You’ve probably seen pictures taken from some dizzying height featuring panoramic scenery. You may have had the privilege of standing in such locations. It has taken some effort to get there but it’s been worthwhile. The air, the space, the sense of achievement and perspective. We sometimes describe other good events in life as ‘high points’ or ‘highlights’. Some even talk of having a ‘mountaintop experience’.
One of our sons is an Outdoor Pursuits Instructor and he recently shared some images from Oman where he had been involved in preparing climbing routes for an adventure holiday company. One of the lovely things is how he and his friends equip, guide and encourage participants of all abilities (even nervous ones!) to face the challenge and ‘stand on the heights’.
His pics sent me hunting for this Bible verse Psalm 18v33 and in particular the phrase ‘he enables me to stand on the heights’.
The writer King David had faced many challenges already but had learned young to trust in God as the Lord his ‘Shepherd’. God had enabled him to slay the giant, survive as an outlaw and in time become King of Israel. David’s burning desire was now to build a place of worship to honour the name of his God in his capitol Jerusalem high in the Judean hills.
Mountain shrines of various kinds are common worldwide. However some of the practices associated with pagan ‘high places’ in ancient Israel were sexually promiscuous, abusive and even violent. By contrast David asks in Psalm 24v 3: ‘Who may ascend the hill of the Lord? Who may stand in His holy place?’ He then answers his own question with, ‘ - He who has clean hands and a pure heart, who does not lift up his soul to an idol or swear by what is false.’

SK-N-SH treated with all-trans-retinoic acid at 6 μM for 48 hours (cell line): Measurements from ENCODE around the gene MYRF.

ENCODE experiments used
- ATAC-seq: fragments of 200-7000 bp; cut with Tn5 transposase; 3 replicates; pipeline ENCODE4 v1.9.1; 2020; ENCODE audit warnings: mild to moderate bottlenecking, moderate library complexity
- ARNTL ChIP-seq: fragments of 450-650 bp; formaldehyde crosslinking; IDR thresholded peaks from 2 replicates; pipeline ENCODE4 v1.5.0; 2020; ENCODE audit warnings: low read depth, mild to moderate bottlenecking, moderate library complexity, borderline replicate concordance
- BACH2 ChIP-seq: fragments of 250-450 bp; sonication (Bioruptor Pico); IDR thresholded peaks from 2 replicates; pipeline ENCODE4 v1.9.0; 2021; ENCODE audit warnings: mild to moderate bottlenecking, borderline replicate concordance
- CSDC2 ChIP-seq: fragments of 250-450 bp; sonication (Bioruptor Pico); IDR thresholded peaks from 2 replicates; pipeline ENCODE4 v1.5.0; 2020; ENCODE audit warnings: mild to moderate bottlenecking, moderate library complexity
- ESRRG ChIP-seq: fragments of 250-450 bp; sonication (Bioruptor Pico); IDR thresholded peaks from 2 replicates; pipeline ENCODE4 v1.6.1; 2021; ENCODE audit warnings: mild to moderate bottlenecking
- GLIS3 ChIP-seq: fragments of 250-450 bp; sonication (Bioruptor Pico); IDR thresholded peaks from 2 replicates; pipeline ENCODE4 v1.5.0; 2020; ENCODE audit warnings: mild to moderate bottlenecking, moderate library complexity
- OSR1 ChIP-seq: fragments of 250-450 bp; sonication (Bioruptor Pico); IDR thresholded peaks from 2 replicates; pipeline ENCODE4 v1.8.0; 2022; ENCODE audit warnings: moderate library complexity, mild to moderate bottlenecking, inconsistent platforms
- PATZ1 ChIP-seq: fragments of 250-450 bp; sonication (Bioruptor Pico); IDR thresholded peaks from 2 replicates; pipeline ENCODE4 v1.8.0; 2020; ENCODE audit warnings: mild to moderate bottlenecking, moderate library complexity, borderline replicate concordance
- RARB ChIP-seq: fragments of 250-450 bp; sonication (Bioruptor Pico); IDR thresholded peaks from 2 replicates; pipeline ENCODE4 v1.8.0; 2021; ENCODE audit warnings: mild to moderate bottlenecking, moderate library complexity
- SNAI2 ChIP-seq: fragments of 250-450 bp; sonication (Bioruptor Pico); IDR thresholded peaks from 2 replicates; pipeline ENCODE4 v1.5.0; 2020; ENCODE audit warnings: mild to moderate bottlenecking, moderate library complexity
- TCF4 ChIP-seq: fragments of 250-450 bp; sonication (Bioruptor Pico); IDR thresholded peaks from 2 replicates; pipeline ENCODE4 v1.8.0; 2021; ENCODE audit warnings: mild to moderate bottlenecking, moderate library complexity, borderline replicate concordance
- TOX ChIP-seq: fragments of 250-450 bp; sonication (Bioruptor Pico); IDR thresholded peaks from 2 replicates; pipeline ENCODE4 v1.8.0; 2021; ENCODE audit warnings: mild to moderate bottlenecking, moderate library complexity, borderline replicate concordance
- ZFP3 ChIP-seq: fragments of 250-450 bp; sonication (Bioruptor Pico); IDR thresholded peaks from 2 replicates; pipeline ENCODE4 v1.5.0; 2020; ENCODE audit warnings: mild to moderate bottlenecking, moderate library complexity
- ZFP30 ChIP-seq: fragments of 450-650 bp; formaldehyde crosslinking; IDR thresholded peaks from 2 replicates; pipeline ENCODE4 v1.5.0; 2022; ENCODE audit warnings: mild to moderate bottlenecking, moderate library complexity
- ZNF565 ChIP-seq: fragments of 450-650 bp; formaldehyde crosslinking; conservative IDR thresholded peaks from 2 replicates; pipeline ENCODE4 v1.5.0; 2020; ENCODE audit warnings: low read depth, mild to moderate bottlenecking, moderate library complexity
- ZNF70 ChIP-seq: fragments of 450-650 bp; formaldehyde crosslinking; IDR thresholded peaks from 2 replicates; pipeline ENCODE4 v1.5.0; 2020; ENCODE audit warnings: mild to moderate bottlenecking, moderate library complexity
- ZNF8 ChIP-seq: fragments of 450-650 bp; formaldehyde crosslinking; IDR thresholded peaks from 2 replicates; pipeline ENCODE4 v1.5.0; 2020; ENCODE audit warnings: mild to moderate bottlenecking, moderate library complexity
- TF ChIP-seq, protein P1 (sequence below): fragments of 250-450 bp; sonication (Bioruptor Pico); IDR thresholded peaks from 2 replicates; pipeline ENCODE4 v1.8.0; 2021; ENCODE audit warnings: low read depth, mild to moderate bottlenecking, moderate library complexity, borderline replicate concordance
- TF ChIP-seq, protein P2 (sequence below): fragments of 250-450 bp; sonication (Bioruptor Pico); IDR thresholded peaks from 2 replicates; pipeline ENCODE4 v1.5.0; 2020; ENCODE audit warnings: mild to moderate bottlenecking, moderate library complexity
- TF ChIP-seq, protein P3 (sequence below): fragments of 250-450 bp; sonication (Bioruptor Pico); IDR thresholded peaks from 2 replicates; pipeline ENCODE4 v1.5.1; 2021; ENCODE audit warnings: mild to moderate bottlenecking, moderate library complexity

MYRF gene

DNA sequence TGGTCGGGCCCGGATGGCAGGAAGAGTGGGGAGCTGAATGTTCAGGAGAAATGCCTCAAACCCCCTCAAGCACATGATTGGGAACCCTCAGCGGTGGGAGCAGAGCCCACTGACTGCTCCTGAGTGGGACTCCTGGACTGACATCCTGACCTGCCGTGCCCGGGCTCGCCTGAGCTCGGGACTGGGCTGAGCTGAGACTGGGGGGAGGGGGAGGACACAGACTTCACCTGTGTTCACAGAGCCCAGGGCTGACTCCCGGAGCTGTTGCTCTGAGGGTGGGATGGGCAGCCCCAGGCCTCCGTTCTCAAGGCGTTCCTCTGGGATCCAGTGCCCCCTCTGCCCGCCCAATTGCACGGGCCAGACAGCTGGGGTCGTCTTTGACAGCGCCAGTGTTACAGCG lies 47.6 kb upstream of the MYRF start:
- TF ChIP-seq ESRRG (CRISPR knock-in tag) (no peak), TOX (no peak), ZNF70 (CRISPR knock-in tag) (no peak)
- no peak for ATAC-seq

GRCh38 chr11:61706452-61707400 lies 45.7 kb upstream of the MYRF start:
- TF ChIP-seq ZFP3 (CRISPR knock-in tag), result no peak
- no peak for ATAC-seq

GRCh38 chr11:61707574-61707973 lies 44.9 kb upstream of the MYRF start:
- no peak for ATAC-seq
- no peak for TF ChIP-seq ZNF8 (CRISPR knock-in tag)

To ‘stand’ blameless and without fear in God’s holy presence we need to be clean in both attitude and lifestyle. This means we have a problem, for as a later Psalm puts it, ‘If you O Lord kept a record of sins, who could stand?’ (Psalm 130v 3) Psalm 1 is even more blunt, warning, ‘the wicked will not stand in the judgement’ but ‘perish’, swept away ‘like chaff.’
The Gospels echo this, recording how when Jesus identified Himself in the Garden of Gethsemane, the armed group who had come to arrest Him drew back and fell to the ground. They couldn’t stand in the presence of the Lord! Even Simon Peter when he first sensed God’s nearness in Jesus fell at His knees and said, ‘Go away from me Lord, I am a sinful man!’ (Luke 5)
How encouraging then that Jesus replied to Peter, ‘Don’t be afraid’, and invited him to become a disciple, apostle and evangelist!
The Apostle Paul spells out the theological implications of how Jesus ‘enables’ people to approach God without fear in the early chapters of Romans. Jesus’ offering of Himself at Calvary has atoned for human sin. Trusting in Him we are forgiven and ‘justified’, declared fit for the heights of Heaven.
‘Therefore’, he writes in ch5, ‘since we have been justified through faith, we have peace with God through our Lord Jesus Christ, through Whom we have gained access by faith into this grace in which we now stand.’
My son and his friends enable people to stand on some of the heights of this earth.
The Son of God enables His followers to stand in the highest place of all.